Eventhough ND is at the top of nearly every list, I have to go with no. Good offenses don't give the ball away 5 times
Has Michigan Faced a Good Offense? Also including one man's take on B1G SOS.
Has Michigan faced a good offense? ND has big time turnover issues, WMU and EMU are both MAC teams (although WMU seems like a very good MAC team), SDSU didn't manage very much against us and Minnesota is possibly the worst BCS conference team this year.
I took a look at each opponent on our schedule and looked at their opponents total and scoring defenses, then took a look in each box score for total yards gained by our opponent as well as final score. I added total offense and scoring offense into a year to date chart and divided actual yardage/score by their expected performance based on opponents NCAA statistics. Here is an example of part one:
|WMU||TD Yardage||Yards||SD PPG||Points||Record|
|% of Normal||130||128|
FCS teams are excluded, and I'll get to the opponents win percentage later in the diary. You can see that WMU is outperforming their total offense expectation by about 130%, and their offense is scoring 128% above par. I did this for each of our twelve opponents, and have ranked each offense by performance percentage in both scoring and total, then I try to put a finger on exactly how well each has performed to date by including an average of the two with opponents record factored in. As I write this, I have not made those calculations and do not know how accurate the list will come out. Nevertheless, I will include it for discussion's sake.
Total offense vs. Expectation:
- ND 136%
- WMU 130%
- Nebraska 115%
- MSU 112%
- SDSU 110%
- Illinois 108%
- Iowa 107%
- Northwestern 99%
- OSU 93%
- EMU 88%
- Minnesota 87%
- Purdue 79%
Scoring offense vs. Expectation:
- ND 157%
- Nebraska 150%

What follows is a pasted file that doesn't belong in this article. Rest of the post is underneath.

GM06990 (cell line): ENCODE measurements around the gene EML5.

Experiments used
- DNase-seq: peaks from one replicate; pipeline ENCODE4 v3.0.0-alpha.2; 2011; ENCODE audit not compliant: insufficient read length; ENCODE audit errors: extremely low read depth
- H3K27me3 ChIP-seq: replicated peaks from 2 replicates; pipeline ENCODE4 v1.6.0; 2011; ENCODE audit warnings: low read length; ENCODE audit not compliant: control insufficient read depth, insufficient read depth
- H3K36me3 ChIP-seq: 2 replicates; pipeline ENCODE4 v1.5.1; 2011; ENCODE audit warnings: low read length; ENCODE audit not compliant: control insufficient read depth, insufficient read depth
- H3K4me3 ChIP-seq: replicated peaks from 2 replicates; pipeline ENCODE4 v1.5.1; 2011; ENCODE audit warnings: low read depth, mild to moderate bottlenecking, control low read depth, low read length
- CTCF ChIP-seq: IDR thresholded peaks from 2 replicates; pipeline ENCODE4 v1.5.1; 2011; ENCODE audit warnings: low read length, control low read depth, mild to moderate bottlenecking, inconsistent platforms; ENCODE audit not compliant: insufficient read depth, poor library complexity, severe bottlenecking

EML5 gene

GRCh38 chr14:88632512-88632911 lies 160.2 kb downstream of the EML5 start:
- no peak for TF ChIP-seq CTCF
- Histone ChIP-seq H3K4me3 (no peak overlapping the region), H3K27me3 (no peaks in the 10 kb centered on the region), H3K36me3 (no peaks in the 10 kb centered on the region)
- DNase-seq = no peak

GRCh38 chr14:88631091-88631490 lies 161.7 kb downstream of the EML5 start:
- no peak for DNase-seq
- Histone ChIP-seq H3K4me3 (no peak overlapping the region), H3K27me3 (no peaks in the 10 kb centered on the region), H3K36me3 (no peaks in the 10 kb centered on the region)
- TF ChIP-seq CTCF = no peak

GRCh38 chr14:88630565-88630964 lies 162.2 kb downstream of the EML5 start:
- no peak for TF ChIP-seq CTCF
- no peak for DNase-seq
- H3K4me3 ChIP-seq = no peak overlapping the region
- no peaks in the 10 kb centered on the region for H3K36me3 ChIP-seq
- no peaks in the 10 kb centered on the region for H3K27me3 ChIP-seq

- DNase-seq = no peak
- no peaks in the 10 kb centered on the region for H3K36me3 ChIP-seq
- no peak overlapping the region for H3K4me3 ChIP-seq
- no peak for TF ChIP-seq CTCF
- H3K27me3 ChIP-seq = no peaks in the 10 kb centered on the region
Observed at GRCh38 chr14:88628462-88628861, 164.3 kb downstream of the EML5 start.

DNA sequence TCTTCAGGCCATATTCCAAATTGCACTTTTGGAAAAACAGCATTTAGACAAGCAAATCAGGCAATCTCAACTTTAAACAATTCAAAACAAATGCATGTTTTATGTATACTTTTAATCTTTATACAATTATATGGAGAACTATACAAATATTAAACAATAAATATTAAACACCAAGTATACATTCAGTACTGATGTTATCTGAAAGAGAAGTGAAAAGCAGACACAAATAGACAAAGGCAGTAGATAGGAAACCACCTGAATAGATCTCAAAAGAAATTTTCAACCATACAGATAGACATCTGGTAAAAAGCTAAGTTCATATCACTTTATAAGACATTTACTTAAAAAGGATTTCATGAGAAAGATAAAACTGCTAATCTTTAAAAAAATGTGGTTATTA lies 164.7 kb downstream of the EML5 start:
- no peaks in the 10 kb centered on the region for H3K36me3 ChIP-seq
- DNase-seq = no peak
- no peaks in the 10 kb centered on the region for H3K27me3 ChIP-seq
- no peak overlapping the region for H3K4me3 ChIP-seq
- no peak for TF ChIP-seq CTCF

- Iowa 142%
- WMU 128%
- SDSU 115%
- Northwestern 106%
- MSU 105%
- OSU 95%
- Illinois 92%
- EMU 79%
- Minnesota 72%
- Purdue 62%
Average offense vs. Expectation (list 1* list 2/2):
- ND 146.5%
- Nebraska 132.5%
- WMU 129%
- Iowa 124.5%
- SDSU 112.5%
- MSU 108.5%
- Northwestern 102.5%
- Illinois 100%
- OSU 94%
- EMU 83.5%
- Minnesota 79.5%
- Purdue 70.5%
Taking out our opponent's opponent's FCS games, here is my take on SOS for Michigan's opponents 2011, based on opponent win percentage:
- SDSU .692 (Army, Washington State, Michigan)
- ND .684 (USF, Michigan, MSU, Pitt, Purdue)
- WMU .647 (Michigan, CMU, Illinois, UConn)
- Nebraska .643 (Fresno State, Washington, Wyoming, Wisconsin)
- EMU .615 (Michigan, PSU, Akron)
- Minnesota .579 (USC, NMSU, Miami (NTM), Michigan)
- Iowa .571 (Iowa State, Pitt)
- Illinois .533 (Arkansas State, ASU, WMU, Northwestern)
- Northwestern .462 (BC, Army, Illinois)
- Purdue .429 (MTSU, Rice, ND)
- MSU .389 (FAU, ND, CMU, OSU)
- OSU .3 (Akron, Toledo, Miami, Colorado, MSU)
Putting both of these lists together to try and get a clear picture as to who shows up against better opposition, here we have:
This last list very well might be useless since it's double counting data (a good defense allows less yards, a good defense wins more games as a result), but I do think it best reflects my observations so far, all things considered.
- I'm neither a statistician nor a mathematician, I fully expect this to have some issues, and I'll do my best to correct them within the framework of this diary.
- Each team is counted towards the defensive statistics. I realize that with a sample size as small as three that can get problematic, but I didn't feel like I had too much of a choice due to data and time constraints.